Closer to home, fears concerning unprepared cases driven to trial on fixed costs may be assuaged by having a better organised team of lawyers incorporating a case lead manager and assisted by intermediate managers and executives (not necessarily qualified) on all cases, not just the largest. This should ensure cost-effective conduct of litigation and would to an extent mirror the proposed management structure for the courts.
Such a change in emphasis will carry substantial implications for in-house lawyers and smaller firms of solicitors in their resourcing and also in the use of information technology - the change to team management of cases can only be assisted by the thoughtful and creative use of IT. One suspects that in-house lawyers are a substantial way ahead of their private practice counterparts in this regard already.
Plaintiffs must ensure they are "thinking trial" before proceedings are commenced if they are to maintain initiative and not fall foul of the court case manager.
Defendants must be prepared to devote their full attention to proceedings, which will undoubtedly challenge the economics of defending litigation and may again serve to force prompt, though potentially rough, settlements, especially of fast-track cases.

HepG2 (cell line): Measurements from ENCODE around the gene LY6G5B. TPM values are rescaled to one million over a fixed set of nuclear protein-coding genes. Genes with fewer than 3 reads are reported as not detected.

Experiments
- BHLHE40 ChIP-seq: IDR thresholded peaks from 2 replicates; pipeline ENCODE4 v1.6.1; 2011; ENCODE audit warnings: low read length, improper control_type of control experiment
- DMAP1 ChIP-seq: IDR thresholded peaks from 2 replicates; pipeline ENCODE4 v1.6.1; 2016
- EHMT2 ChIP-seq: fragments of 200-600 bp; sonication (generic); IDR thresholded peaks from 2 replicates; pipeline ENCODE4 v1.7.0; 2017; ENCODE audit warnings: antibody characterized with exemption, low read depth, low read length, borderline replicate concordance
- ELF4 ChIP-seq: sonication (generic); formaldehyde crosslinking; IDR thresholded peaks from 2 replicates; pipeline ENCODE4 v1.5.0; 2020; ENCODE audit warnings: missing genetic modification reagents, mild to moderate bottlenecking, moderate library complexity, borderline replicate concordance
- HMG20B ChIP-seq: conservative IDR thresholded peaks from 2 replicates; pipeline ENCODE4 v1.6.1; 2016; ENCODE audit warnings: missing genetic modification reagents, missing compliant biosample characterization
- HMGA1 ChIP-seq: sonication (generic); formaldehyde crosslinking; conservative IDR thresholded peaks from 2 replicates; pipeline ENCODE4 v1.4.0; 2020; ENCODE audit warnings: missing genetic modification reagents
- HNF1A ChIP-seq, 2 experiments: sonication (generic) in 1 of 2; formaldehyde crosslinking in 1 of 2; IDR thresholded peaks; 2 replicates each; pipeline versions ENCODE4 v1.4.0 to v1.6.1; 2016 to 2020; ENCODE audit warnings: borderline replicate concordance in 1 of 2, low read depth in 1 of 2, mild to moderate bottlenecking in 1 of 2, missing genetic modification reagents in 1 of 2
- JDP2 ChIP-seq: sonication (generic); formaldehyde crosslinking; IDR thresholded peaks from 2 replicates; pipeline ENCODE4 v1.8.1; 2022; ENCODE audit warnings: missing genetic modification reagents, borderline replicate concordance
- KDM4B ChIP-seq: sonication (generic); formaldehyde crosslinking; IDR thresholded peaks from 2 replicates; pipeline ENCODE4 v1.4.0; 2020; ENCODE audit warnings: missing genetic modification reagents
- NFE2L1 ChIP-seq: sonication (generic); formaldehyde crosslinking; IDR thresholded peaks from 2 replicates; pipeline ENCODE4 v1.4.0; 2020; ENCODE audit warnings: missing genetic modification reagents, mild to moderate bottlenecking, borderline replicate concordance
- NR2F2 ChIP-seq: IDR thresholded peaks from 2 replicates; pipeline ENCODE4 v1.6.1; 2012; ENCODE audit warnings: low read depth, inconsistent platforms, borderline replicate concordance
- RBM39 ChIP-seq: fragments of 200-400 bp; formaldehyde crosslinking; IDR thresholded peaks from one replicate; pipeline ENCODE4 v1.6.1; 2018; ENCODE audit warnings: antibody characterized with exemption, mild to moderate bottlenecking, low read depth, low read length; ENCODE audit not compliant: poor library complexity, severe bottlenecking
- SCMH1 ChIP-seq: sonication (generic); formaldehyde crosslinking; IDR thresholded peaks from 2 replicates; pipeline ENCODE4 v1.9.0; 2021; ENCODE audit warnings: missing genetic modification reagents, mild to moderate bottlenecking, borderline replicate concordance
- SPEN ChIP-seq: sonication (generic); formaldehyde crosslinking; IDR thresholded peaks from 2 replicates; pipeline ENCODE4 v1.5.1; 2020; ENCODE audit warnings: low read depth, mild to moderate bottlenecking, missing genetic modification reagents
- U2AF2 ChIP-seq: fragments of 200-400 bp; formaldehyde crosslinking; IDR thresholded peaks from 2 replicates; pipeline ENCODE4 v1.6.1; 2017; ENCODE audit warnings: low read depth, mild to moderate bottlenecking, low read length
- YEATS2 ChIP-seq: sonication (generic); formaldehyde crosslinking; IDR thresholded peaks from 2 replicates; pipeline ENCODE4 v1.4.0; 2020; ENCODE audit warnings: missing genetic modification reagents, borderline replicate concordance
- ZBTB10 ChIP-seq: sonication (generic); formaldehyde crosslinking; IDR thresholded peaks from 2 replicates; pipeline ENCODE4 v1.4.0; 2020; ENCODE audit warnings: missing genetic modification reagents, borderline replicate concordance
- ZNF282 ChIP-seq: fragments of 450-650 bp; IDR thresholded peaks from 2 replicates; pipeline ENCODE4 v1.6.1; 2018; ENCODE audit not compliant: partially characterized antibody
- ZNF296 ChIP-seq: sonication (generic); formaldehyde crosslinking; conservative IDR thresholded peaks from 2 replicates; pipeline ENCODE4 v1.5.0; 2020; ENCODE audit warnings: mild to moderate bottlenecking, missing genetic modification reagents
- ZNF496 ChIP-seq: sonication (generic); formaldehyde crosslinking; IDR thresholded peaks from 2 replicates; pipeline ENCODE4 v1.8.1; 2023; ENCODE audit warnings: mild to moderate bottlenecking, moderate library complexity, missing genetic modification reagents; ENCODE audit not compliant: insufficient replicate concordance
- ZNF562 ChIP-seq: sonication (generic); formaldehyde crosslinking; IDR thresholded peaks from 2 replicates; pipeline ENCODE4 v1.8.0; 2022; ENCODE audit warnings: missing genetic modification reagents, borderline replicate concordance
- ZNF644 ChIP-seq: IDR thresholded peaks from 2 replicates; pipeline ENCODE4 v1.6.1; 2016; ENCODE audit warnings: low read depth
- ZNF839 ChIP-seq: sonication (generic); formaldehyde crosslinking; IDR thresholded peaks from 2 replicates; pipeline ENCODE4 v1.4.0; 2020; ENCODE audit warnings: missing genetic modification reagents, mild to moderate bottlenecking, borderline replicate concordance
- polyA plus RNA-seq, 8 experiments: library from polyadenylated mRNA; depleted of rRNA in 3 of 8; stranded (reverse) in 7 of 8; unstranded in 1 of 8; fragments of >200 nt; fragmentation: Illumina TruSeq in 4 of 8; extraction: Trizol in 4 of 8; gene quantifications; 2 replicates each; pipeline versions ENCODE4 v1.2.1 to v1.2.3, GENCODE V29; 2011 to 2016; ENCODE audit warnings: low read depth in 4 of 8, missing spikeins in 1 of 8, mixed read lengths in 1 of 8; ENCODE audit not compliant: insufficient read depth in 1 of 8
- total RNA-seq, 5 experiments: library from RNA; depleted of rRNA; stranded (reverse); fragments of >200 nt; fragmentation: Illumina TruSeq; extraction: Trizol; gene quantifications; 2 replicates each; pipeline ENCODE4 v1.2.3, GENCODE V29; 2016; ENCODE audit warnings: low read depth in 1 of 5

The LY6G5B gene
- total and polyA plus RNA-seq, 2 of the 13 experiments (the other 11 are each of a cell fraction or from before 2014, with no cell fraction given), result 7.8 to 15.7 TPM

Woolf calls for long-term thinking and deployment of resources. The cost of commitment to change may be substantial. However, if motive for the change, training and resourcing that will be required to implement Woolf's proposals were required, one need look no further than the client.
It is the client's interests which Woolf has appealed to and the clients' interests which we are called to serve. Woolf has thrown down the gauntlet for evolution from lawyers, serving practice and procedure, to business advisers seeking the resolution of distracting and debilitating business problems.
The evolution, one feels, will take place. There are some things we will lose, yet much to gain. We should not be slow in recognising the need and benefit of change to facilitate long-term gain.